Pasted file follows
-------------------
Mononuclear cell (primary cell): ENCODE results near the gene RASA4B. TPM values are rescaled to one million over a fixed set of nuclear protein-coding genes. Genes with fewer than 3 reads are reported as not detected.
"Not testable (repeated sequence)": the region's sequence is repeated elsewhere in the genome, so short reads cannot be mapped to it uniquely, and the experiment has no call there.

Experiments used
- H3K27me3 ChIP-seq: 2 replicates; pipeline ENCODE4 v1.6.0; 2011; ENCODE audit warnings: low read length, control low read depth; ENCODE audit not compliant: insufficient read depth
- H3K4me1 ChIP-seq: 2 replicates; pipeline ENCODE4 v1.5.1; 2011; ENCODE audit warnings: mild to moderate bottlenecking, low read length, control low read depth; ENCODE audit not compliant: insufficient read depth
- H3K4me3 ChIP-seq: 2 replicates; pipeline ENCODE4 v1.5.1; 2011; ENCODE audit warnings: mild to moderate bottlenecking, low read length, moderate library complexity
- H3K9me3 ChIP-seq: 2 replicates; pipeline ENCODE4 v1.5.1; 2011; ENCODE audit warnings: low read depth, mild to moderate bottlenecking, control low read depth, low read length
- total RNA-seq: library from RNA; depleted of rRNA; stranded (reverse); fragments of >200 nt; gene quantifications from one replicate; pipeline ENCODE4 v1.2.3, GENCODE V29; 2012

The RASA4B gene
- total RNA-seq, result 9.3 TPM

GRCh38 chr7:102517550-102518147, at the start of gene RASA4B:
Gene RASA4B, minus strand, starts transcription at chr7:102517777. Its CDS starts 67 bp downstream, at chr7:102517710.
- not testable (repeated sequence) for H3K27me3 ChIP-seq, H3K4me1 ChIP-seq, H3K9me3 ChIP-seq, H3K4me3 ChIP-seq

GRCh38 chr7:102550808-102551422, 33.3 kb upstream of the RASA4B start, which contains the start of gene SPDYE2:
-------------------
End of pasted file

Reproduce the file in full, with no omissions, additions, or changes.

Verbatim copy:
Mononuclear cell (primary cell): ENCODE results near the gene RASA4B. TPM values are rescaled to one million over a fixed set of nuclear protein-coding genes. Genes with fewer than 3 reads are reported as not detected.
"Not testable (repeated sequence)": the region's sequence is repeated elsewhere in the genome, so short reads cannot be mapped to it uniquely, and the experiment has no call there.

Experiments used
- H3K27me3 ChIP-seq: 2 replicates; pipeline ENCODE4 v1.6.0; 2011; ENCODE audit warnings: low read length, control low read depth; ENCODE audit not compliant: insufficient read depth
- H3K4me1 ChIP-seq: 2 replicates; pipeline ENCODE4 v1.5.1; 2011; ENCODE audit warnings: mild to moderate bottlenecking, low read length, control low read depth; ENCODE audit not compliant: insufficient read depth
- H3K4me3 ChIP-seq: 2 replicates; pipeline ENCODE4 v1.5.1; 2011; ENCODE audit warnings: mild to moderate bottlenecking, low read length, moderate library complexity
- H3K9me3 ChIP-seq: 2 replicates; pipeline ENCODE4 v1.5.1; 2011; ENCODE audit warnings: low read depth, mild to moderate bottlenecking, control low read depth, low read length
- total RNA-seq: library from RNA; depleted of rRNA; stranded (reverse); fragments of >200 nt; gene quantifications from one replicate; pipeline ENCODE4 v1.2.3, GENCODE V29; 2012

The RASA4B gene
- total RNA-seq, result 9.3 TPM

GRCh38 chr7:102517550-102518147, at the start of gene RASA4B:
Gene RASA4B, minus strand, starts transcription at chr7:102517777. Its CDS starts 67 bp downstream, at chr7:102517710.
- not testable (repeated sequence) for H3K27me3 ChIP-seq, H3K4me1 ChIP-seq, H3K9me3 ChIP-seq, H3K4me3 ChIP-seq

GRCh38 chr7:102550808-102551422, 33.3 kb upstream of the RASA4B start, which contains the start of gene SPDYE2: